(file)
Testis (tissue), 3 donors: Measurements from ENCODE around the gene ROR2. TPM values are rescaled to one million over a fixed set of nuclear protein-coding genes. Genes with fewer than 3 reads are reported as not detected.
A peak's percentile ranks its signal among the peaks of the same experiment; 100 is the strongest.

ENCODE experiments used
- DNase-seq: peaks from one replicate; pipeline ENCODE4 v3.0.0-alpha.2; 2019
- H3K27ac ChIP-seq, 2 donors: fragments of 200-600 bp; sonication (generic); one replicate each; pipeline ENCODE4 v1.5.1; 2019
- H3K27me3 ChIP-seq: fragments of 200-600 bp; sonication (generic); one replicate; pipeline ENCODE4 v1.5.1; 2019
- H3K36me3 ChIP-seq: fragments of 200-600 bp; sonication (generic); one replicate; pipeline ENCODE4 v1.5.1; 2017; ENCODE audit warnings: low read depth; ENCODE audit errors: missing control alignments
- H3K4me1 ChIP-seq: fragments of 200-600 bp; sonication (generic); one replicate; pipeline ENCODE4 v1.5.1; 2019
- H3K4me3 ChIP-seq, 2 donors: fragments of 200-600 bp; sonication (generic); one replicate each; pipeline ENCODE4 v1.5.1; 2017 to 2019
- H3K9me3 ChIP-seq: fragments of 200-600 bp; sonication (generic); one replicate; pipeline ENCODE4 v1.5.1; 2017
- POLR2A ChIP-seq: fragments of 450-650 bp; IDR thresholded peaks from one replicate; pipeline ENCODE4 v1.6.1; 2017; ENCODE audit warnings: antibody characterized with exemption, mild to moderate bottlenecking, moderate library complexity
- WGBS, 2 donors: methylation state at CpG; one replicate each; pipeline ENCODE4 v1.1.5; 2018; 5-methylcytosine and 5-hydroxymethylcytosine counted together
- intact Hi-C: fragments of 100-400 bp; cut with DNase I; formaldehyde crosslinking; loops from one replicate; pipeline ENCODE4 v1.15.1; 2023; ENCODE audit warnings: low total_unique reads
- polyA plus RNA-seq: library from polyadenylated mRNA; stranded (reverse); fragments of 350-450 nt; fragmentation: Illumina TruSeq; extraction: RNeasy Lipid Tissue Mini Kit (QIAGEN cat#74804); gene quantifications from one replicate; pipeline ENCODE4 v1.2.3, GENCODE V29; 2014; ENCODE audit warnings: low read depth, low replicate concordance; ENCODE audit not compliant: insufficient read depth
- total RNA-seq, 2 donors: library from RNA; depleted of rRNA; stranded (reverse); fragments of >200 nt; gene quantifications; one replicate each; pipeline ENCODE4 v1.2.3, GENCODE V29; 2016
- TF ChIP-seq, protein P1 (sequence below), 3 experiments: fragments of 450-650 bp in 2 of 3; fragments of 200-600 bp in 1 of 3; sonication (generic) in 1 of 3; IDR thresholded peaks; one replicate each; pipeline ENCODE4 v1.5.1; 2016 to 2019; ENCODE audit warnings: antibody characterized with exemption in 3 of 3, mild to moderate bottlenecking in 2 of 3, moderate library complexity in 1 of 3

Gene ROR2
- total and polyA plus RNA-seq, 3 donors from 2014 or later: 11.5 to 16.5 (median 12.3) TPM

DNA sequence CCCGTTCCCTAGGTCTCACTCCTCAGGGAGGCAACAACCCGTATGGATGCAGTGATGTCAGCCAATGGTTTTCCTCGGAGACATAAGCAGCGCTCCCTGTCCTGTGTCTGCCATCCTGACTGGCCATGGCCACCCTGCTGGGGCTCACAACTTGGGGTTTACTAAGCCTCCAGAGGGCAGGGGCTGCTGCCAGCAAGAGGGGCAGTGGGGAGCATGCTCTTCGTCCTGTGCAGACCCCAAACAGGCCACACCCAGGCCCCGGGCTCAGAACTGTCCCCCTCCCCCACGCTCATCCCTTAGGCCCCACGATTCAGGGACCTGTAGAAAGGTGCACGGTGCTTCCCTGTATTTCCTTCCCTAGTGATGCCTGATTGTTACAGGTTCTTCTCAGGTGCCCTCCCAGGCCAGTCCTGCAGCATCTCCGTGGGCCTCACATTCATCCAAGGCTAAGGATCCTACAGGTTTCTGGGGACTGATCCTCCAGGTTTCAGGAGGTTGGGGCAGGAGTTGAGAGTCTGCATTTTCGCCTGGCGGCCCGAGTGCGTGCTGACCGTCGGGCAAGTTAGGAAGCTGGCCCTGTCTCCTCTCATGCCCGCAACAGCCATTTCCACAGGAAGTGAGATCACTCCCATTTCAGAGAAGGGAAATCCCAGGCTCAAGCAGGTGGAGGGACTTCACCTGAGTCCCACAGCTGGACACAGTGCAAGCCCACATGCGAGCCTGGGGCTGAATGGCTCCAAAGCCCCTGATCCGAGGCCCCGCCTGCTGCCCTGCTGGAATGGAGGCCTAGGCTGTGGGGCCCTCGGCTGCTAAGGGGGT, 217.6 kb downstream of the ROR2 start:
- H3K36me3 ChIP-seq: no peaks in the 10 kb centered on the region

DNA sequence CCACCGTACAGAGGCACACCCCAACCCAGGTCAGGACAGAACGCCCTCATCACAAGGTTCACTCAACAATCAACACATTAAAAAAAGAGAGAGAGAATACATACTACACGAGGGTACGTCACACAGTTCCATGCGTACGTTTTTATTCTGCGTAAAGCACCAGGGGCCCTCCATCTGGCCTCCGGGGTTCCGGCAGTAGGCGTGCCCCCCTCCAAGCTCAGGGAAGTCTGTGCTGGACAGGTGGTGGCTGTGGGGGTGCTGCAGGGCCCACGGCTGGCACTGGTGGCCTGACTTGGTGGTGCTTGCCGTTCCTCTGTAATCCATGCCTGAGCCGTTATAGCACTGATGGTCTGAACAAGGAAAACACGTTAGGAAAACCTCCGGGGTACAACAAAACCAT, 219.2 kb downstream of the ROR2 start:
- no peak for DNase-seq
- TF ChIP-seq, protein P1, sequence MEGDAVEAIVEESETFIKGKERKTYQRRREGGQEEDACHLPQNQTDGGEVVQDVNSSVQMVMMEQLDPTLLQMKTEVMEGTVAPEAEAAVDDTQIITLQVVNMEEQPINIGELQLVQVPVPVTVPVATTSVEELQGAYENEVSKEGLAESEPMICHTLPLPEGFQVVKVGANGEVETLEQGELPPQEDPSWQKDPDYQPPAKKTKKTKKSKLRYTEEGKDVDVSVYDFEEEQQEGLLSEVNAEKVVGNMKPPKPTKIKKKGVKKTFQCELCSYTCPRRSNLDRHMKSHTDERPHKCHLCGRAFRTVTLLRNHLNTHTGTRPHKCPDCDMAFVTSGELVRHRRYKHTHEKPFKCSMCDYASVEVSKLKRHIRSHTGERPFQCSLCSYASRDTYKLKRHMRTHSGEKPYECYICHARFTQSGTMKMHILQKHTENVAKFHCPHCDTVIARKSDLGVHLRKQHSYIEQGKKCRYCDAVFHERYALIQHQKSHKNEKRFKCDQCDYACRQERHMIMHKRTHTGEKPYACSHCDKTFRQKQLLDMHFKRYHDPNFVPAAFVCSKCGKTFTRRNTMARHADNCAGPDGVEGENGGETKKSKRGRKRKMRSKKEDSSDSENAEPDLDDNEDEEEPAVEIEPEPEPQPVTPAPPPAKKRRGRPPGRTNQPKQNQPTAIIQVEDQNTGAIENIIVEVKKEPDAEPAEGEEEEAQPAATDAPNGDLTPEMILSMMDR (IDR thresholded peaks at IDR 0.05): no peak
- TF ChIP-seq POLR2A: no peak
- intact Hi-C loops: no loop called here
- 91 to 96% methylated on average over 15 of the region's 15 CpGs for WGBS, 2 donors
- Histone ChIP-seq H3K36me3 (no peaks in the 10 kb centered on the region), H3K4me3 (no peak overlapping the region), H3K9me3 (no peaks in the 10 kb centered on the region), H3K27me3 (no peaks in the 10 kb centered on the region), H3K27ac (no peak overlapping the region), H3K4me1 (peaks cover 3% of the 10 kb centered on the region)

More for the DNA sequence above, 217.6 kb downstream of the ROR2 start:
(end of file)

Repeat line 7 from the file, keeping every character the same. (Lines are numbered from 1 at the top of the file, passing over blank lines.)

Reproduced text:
- H3K36me3 ChIP-seq: fragments of 200-600 bp; sonication (generic); one replicate; pipeline ENCODE4 v1.5.1; 2017; ENCODE audit warnings: low read depth; ENCODE audit errors: missing control alignments